- add more information to help section
- Fixed mem leaks, invalid comparisons – fixed by JasonC
- Error messages and startup summary now go to stderr (-u now unnecessary) – fixed by JasonC
- Fixed startup delay due to long sequences of dupe-skipped strings – fixed by JasonC
- Added unicode support – written by JasonC
- fix write and compress error – reported and fixed by amontero
- fix printpercentage -> linecounter should be ->linetotal add support for 7z
Crunch is a wordlist generator where you can specify a standard character set or a character set you specify. crunch can generate all possible combinations and permutations.
- crunch generates wordlists in both combination and permutation ways
- it can breakup output by number of lines or file size
- now has resume support
- pattern now supports number and symbols
- pattern now supports upper and lower case characters separately
- adds a status report when generating multiple files
- new -l option for literal support of @,%^
- new -d option to limit duplicate characters see man file for details
- now has unicode support
TODO: Listed in no particular order
add resume support to permute (I am not sure this is possible)
make permute more intelligent (min, max) (I am not sure this is possible either)
support SIGINFO when Linux supports it, use SIGUSR1 until SIGINFO is available
finalbytecount isn’t currently correct for unicode chars unless -p used
let user specify placeholder characters (@,%^)
add date support?
specify multiple charset names using -f i.e. -f charset.lst + ualpha 123 +
make permute use -e
revamp compression part of renamefile 7z doesn’t delete original file
maybe fork compression part of renamefile
usage: ./crunch [charset] [-t [FIXED]@@@@] [-s startblock]
e.g: ./crunch 3 7 abcdef
This example will compute all passwords between 3 and 7 chars
using ‘abcdef’ as the character set and dump it to stdout.
usage: ./crunch [-f charset-name] [-o wordlist.txt or START] [-t [FIXED]@@@@] [-s startblock]
-b : maximum bytes to write to output file. depending on the blocksize
files may be some bytes smaller than specified but never bigger.
-c : numbers of lines to write to output file, only works if “-o START”
is used, eg: 60 The output files will be in the format of starting
letter – ending letter for example:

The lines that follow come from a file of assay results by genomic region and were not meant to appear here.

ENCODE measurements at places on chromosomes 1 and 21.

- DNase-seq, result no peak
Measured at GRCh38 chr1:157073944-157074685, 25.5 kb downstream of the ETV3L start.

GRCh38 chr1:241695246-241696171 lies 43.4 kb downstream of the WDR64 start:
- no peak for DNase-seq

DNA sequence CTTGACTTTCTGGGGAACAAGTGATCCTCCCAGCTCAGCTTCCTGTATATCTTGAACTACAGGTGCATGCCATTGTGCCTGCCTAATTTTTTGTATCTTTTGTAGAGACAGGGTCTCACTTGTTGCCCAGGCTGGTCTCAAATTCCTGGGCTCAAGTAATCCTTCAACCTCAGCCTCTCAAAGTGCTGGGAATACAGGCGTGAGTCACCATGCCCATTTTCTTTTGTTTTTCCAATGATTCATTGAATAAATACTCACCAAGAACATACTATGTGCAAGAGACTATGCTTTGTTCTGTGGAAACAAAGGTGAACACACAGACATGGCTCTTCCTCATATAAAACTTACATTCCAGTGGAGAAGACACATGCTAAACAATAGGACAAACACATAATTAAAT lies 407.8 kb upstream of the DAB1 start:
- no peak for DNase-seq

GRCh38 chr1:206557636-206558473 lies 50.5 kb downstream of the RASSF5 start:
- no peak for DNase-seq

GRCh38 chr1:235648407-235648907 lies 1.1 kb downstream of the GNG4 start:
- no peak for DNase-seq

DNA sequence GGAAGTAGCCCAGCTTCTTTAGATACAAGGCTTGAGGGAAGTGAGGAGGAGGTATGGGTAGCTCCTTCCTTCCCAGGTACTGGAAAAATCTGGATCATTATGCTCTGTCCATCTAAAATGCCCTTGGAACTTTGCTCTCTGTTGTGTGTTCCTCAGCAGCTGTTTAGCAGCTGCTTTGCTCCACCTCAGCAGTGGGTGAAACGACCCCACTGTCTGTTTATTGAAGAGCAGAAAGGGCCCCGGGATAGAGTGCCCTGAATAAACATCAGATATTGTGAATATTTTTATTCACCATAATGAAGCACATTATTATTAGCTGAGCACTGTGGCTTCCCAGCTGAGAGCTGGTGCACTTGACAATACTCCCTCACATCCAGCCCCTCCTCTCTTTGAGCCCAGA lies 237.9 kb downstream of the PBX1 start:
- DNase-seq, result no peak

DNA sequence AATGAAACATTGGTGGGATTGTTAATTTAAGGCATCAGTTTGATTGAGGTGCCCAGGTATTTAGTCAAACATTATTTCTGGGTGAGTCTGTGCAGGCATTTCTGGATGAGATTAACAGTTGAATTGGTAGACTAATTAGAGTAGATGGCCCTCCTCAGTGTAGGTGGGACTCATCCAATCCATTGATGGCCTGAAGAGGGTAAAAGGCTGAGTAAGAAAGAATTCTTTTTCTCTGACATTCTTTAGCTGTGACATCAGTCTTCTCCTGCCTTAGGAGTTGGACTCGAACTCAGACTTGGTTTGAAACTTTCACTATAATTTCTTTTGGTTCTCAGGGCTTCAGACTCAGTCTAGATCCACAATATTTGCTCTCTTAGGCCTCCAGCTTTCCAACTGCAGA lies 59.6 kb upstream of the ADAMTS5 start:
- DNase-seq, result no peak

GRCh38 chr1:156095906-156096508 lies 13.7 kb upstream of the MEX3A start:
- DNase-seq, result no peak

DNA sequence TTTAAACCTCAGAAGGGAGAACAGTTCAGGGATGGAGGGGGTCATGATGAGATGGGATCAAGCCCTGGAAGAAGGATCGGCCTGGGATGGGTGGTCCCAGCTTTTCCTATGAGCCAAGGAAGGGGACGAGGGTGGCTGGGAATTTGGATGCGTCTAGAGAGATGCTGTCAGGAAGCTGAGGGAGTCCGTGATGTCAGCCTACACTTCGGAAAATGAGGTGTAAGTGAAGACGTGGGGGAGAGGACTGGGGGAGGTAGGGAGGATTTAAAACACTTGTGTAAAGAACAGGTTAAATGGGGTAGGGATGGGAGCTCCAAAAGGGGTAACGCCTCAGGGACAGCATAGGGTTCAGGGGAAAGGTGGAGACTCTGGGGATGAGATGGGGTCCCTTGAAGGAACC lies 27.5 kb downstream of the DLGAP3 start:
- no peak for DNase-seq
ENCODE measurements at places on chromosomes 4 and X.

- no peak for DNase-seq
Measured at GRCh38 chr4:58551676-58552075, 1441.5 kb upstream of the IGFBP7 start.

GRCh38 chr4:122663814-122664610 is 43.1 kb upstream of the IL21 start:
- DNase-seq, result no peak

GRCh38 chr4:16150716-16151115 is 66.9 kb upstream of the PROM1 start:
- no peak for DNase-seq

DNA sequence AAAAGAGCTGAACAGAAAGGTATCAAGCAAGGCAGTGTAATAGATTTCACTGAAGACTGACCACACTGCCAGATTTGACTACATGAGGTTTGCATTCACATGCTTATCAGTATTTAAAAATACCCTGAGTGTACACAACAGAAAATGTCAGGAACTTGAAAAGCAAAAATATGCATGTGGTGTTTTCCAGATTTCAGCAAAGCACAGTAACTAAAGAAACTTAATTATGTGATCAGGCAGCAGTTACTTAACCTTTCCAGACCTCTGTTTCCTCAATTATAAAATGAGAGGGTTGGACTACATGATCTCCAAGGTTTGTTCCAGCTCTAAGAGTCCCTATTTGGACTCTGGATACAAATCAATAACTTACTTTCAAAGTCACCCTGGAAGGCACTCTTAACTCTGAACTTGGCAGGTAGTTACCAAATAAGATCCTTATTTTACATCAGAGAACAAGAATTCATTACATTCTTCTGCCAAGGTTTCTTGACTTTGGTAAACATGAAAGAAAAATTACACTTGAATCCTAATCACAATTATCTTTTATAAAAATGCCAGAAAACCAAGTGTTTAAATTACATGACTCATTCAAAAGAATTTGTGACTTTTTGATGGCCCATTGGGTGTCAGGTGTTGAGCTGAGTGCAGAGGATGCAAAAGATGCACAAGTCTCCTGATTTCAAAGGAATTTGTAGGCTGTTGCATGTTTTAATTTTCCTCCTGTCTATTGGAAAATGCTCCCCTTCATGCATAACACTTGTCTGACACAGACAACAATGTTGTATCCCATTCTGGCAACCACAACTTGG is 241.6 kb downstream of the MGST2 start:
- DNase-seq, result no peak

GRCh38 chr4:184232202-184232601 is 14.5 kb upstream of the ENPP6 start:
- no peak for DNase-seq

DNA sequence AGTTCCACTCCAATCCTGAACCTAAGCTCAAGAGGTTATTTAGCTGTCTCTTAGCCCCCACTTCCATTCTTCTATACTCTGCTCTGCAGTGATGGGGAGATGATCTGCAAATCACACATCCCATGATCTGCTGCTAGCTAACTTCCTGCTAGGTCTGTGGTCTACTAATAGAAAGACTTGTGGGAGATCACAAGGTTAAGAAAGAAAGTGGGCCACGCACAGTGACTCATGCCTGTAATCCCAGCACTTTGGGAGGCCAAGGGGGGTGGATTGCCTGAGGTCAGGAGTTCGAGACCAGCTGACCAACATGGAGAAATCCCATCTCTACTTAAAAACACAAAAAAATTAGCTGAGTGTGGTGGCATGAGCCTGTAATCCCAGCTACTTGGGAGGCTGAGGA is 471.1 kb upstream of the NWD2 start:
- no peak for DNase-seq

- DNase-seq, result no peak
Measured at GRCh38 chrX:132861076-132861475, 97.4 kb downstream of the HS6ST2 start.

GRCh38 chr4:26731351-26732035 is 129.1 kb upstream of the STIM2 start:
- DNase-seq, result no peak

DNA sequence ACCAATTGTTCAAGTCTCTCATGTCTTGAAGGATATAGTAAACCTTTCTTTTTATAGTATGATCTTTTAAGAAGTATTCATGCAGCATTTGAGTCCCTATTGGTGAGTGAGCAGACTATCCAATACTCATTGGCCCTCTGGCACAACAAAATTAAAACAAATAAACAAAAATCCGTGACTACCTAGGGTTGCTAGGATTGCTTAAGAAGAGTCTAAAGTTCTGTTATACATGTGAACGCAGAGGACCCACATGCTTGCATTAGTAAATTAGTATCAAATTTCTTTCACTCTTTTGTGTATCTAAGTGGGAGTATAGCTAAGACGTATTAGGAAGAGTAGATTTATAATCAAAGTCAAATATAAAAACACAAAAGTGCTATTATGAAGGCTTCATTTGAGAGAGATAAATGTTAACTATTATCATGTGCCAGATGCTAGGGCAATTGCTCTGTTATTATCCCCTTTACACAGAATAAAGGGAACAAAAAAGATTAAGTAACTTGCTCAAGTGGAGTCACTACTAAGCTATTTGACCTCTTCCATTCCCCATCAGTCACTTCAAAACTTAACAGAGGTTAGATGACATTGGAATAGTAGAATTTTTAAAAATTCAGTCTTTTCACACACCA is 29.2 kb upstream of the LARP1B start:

crunch 1 5 -f /pentest/password/charset.lst mixalpha -o START -c 52
will result in 2 files: a-7.txt and 8- .txt The reason for the
slash in the second filename is the ending character is space and
ls has to escape it to print it. Yes you will need to put in
the when specifying the filename.
-d : limits the number of duplicate characters. -d 2@ limits the
lower case alphabet to output like aab and aac.
aaa would not be generated as that is 3 consecutive letters of a.
The format is number then symbol where number is the maximum number
of consecutive characters and symbol is the symbol of the the
character set you want to limit i.e. @,%^
-e : tells crunch to stop generating words at string. Useful when piping
-f : path to a file containing a list of character sets, eg: charset.lst
name of the character set in the above file eg:
-i : inverts the output so the first character will change very often
-l : literal characters to use in -t @,%^
-o : allows you to specify the file to write the output to, eg:
-p : prints permutations without repeating characters. This option
CANNOT be used with -s. It also ignores min and max lengths.
-q : Like the -p option except it reads the strings from the specified
file. It CANNOT be used with -s. It also ignores min and max.
-r : resume a previous session. You must use the same command line as
the previous session.
-s : allows you to specify the starting string, eg: 03god22fs
-t [FIXED]@,%^ : allows you to specify a pattern, eg: @@god@@@@
where the only the @’s will change with lowercase letters
the ,’s will change with uppercase letters
the %’s will change with numbers
the ^’s will change with symbols
-u : only print words; supress file size information, aka unheard
not need since version 3.3
-z : adds support to compress the generated output. Must be used
with -o option. Only supports gzip, bzip, and lzma.
This code can be easily adapted for use in brute-force attacks
against network services or cryptography.
Compiles on: any 32 or 64 bit Linux distribution should work without issue. I have
received word that crunch compiles MacOS. You can also compile crunch on FreeBSD
although you must manually compile on FreeBSD using gcc. Apparently FreeBSD
can’t use Makefiles.
Crunch should compile on ms visual c++ and other operating systems but I don’t
have access to any of the those systems. Please let me know.